Software Learns To Crack CAPTCHAs

But does CAPTCHA-cracking bring us closer to creating a machine brain?

The Vicarious Program Solves Yahoo's CAPTCHAs


Think of it as graduating kindergarten. After working for three years to build its machine-learning software, today a company is announcing that the software passes its first test—CAPTCHAs.

Vicarious, a San Francisco-based company, is working on teaching software to develop a sense of vision. Ultimately, the vision system should be able to recognize letters wherever they appear, identify objects in photographs, and generally do all the stuff any kid with healthy vision can do. Breaking CAPTCHAs, those distorted letter patterns that websites often use to weed out human users from spambots, is Vicarious' first progress report. Vicarious' founders say their software solves CAPTCHAs, on average, 90 percent of the time. (However, it is stumped by the Google Street View numerals in Google's latest reCAPTCHA software, unveiled October 25.)

"CAPTCHA is a good test because it is representative of many of the problems you see in general perception," Dileep George, one of Vicarious' founders, tells_ Popular Science_. "For example, variation—the amount of variation in the letter. The difficulty of recognizing the letters from clutter and overlap. These are all problems that you have to solve in general vision also."

The software uses machine learning, a technique pioneered 1980s in which programmers "teach" their programs concepts such as the shape of the letter A by feeding the program thousands of examples of the letter A. The idea is that it may be too hard to explain to a computer what an A is in a few lines of code... but the computer could nevertheless figure things out for itself with enough training data. George and his colleagues say they've advanced the field by building a program that learns by example, but instead of requiring thousands of examples, it needs just 10 per letter. That makes the program a more human-like learner, says Scott Phoenix, George's co-founder: "Humans don't get 10,000 examples of a deer or a snake in order to know what those are." In addition, the software works on a laptop, which means it doesn't require extraordinary computing power to run and makes it commercializable.

"If they were able to present it an arbitrary picture and tell me what is in the picture, that would be amazing."

"I think what they've done is pretty impressive," says Chris Eliasmith, a researcher at the University of Waterloo in Canada who works on a brain model named Spaun and who isn't a part of Vicarious. "I believe they have made progress in basic machine learning kind of problems, problems that have been sort of staples of the field for a while."

For engineers outside of the company, however, it's difficult to say how far along Vicarious truly is in building its artificial intelligence. Eliasmith points out that while learning letters from only 10 examples sounds great, it depends on whether the program requires just 10 examples of any type, or whether it may need more to recognize different fonts. George and Phoenix didn't answer an email asking for clarification in time for publication.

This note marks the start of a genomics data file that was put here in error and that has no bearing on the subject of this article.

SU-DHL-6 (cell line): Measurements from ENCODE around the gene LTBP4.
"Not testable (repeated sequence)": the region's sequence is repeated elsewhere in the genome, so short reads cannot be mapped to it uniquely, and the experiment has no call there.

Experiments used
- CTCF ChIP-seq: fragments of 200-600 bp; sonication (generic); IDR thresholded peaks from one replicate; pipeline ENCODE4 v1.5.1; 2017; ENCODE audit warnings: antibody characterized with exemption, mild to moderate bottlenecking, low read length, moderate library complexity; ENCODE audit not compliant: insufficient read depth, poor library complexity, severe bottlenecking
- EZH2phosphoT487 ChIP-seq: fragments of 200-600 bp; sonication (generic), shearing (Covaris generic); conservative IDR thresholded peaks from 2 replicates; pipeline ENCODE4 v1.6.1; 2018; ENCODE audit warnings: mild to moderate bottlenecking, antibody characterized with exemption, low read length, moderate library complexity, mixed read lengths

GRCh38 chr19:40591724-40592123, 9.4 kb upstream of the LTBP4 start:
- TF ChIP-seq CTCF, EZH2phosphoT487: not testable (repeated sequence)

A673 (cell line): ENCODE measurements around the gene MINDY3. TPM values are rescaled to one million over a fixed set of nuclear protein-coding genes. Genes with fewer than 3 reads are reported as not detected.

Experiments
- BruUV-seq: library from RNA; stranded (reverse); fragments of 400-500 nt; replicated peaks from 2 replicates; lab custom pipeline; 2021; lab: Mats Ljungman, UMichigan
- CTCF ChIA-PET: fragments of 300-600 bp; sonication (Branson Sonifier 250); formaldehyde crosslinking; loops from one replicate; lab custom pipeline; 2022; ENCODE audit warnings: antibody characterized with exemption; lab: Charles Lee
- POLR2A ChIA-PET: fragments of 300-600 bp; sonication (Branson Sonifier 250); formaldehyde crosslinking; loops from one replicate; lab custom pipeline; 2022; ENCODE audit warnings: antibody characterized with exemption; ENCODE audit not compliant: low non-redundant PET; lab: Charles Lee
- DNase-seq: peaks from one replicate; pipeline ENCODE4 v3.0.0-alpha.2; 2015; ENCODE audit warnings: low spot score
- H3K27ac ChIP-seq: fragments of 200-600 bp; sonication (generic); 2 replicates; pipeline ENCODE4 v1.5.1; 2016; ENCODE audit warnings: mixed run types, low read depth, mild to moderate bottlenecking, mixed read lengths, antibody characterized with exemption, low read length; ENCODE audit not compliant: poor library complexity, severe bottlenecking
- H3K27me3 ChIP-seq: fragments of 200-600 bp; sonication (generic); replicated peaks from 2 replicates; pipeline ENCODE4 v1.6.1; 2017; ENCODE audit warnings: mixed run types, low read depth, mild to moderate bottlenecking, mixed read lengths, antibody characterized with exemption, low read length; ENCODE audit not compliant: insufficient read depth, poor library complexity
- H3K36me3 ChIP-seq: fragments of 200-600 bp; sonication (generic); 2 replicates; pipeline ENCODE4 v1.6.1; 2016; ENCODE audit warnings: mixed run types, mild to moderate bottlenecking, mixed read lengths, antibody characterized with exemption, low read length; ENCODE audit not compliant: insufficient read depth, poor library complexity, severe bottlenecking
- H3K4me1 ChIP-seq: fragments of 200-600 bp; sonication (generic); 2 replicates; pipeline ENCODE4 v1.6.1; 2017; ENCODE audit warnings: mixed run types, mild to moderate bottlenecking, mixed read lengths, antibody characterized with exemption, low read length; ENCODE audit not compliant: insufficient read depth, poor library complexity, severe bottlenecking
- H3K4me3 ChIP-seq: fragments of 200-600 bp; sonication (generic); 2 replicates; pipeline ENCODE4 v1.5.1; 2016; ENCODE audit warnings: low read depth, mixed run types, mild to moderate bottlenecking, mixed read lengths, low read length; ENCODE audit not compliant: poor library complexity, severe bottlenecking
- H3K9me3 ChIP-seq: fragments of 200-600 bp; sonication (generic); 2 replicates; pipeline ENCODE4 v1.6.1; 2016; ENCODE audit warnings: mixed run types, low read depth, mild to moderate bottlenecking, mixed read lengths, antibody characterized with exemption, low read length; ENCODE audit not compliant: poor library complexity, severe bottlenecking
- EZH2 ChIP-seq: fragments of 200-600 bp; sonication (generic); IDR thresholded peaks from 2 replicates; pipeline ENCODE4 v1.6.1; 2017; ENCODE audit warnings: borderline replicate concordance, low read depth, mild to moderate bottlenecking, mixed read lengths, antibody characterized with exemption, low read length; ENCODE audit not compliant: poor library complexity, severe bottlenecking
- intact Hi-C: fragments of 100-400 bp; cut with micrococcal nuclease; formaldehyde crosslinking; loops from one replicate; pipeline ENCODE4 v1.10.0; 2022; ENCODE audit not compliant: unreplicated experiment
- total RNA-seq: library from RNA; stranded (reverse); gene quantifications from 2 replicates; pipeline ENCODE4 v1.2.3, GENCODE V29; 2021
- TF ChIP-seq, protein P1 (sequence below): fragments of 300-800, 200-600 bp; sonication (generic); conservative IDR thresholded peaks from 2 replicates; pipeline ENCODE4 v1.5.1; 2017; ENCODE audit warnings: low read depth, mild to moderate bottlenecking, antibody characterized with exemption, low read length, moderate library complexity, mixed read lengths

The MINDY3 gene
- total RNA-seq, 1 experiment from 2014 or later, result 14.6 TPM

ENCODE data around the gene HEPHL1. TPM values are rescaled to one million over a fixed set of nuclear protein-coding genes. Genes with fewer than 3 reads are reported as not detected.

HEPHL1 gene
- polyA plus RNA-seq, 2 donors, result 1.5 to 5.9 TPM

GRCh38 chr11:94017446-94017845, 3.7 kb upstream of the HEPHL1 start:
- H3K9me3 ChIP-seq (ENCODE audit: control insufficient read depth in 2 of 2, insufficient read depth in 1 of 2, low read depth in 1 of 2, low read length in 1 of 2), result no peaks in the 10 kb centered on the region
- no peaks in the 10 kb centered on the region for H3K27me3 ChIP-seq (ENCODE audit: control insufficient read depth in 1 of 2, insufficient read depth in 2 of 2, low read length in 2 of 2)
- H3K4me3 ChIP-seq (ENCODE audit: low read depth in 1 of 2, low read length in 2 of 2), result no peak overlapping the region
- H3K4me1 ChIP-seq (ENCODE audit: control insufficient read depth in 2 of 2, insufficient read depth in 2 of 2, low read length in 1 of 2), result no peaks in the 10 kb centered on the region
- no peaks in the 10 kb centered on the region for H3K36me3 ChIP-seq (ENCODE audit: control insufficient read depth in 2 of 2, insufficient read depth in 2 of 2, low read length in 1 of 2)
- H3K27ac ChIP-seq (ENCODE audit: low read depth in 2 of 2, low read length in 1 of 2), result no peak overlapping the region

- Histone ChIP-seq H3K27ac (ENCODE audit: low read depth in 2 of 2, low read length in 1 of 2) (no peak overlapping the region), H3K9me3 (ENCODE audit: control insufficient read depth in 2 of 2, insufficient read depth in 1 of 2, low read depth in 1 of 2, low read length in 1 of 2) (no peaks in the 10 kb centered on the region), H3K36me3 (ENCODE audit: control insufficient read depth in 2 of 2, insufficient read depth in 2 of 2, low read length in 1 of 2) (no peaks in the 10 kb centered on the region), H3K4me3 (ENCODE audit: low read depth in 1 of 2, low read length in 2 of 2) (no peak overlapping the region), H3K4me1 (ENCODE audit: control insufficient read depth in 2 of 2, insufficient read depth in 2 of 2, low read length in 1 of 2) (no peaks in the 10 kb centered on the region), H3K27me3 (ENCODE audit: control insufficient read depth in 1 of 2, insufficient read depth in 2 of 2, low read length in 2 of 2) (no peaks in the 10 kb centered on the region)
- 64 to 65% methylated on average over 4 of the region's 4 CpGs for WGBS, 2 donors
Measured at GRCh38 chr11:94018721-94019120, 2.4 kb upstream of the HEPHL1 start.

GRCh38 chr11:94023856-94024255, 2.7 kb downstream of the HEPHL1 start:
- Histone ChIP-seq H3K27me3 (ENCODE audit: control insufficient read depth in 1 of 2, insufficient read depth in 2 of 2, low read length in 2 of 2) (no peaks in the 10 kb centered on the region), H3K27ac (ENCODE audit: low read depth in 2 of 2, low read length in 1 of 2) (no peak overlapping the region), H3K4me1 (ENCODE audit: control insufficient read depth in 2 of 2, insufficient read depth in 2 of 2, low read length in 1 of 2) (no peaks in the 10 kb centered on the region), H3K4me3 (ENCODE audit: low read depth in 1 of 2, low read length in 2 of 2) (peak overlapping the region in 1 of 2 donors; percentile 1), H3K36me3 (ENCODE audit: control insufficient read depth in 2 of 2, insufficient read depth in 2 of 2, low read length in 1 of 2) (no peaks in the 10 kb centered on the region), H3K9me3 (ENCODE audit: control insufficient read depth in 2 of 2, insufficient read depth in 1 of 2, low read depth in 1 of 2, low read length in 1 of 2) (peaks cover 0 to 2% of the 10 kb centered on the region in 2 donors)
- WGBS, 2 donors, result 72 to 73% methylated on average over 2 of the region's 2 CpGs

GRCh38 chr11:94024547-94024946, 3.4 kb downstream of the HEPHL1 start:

In addition, in spite of CAPTCHA's tantalizing full name—Complete Automated Public Turing test to tell Computers and Humans Apart—it's not really an indication that a program is close to human intelligence. After all, you can't have a conversation with a CAPTCHA-breaker.

"The fact that it can break a CAPTCHA does not imply the thing thinks like a human," Luis von Ahn, CAPTCHA's original creator, says. "I don't mean to say that they're not the right track. They may well be on the right track. I just don't know."

Other groups have come up with programs to break CAPTCHAs, so this feat isn't new. "I think this is a little on the higher end of accuracy in the breakers," von Ahn says. An advance like this isn't the end of CAPTCHA, although in time, CAPTCHA-breaking is likely to evolve to the point where companies will need to rely on another spambot gatekeeper. The next step is asking people to identify objects in photographs, von Ahn says.

Vicarious claims its program works like a human brain, but both von Ahn and Eliasmith say it is difficult to tell whether the software is truly more brain-like than other machine learning software. Part of the problem may be that Vicarious does not fully publish the math behind its program, which is understandable for a commercial company. Instead, the outside researchers Popular Science talked with had to rely on a short video the company made.

There was one thing von Ahn says would impress him in a piece of artificial intelligence vision software: "If they were able to present it an arbitrary picture and tell me what is in the picture, that would be amazing. That still wouldn't be able to say if it thinks like a human, but at least I have never seen a computer do that before."

Vicarious is working on getting its software to recognize animals in photographs, but the company isn't ready to announce its accuracy rate yet, Phoenix says. There's no guarantee Vicarious will do it first or best, as many groups are working on this problem, Eliasmith says. We'll have to wait for Vicarious to move a little further ahead in its development before it can prove its mettle.